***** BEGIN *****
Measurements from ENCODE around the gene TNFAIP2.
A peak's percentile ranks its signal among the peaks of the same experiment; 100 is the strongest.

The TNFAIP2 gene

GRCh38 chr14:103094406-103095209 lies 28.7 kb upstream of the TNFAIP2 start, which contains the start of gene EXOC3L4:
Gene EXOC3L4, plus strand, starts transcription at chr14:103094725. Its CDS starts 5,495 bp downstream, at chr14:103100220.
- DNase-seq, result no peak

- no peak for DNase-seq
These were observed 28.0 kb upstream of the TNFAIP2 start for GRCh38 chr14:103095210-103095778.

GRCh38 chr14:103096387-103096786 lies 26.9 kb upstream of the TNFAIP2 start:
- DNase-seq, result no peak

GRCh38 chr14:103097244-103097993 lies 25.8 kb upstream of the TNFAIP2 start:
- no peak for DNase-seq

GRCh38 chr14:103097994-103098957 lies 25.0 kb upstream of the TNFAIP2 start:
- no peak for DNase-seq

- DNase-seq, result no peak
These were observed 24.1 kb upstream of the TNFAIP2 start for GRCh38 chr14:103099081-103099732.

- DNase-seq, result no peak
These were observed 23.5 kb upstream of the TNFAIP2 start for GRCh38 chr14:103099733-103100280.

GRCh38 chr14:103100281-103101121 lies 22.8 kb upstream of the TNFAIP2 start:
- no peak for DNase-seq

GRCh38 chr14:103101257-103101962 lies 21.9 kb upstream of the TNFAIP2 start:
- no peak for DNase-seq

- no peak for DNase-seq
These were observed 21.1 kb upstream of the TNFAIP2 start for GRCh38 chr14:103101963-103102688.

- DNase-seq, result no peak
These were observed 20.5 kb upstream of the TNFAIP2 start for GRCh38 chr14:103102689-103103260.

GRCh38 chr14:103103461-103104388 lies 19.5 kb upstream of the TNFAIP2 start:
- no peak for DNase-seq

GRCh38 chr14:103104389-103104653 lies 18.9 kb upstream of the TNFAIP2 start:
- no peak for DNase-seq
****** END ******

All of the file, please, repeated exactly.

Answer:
Measurements from ENCODE around the gene TNFAIP2.
A peak's percentile ranks its signal among the peaks of the same experiment; 100 is the strongest.

The TNFAIP2 gene

GRCh38 chr14:103094406-103095209 lies 28.7 kb upstream of the TNFAIP2 start, which contains the start of gene EXOC3L4:
Gene EXOC3L4, plus strand, starts transcription at chr14:103094725. Its CDS starts 5,495 bp downstream, at chr14:103100220.
- DNase-seq, result no peak

- no peak for DNase-seq
These were observed 28.0 kb upstream of the TNFAIP2 start for GRCh38 chr14:103095210-103095778.

GRCh38 chr14:103096387-103096786 lies 26.9 kb upstream of the TNFAIP2 start:
- DNase-seq, result no peak

GRCh38 chr14:103097244-103097993 lies 25.8 kb upstream of the TNFAIP2 start:
- no peak for DNase-seq

GRCh38 chr14:103097994-103098957 lies 25.0 kb upstream of the TNFAIP2 start:
- no peak for DNase-seq

- DNase-seq, result no peak
These were observed 24.1 kb upstream of the TNFAIP2 start for GRCh38 chr14:103099081-103099732.

- DNase-seq, result no peak
These were observed 23.5 kb upstream of the TNFAIP2 start for GRCh38 chr14:103099733-103100280.

GRCh38 chr14:103100281-103101121 lies 22.8 kb upstream of the TNFAIP2 start:
- no peak for DNase-seq

GRCh38 chr14:103101257-103101962 lies 21.9 kb upstream of the TNFAIP2 start:
- no peak for DNase-seq

- no peak for DNase-seq
These were observed 21.1 kb upstream of the TNFAIP2 start for GRCh38 chr14:103101963-103102688.

- DNase-seq, result no peak
These were observed 20.5 kb upstream of the TNFAIP2 start for GRCh38 chr14:103102689-103103260.

GRCh38 chr14:103103461-103104388 lies 19.5 kb upstream of the TNFAIP2 start:
- no peak for DNase-seq

GRCh38 chr14:103104389-103104653 lies 18.9 kb upstream of the TNFAIP2 start:
- no peak for DNase-seq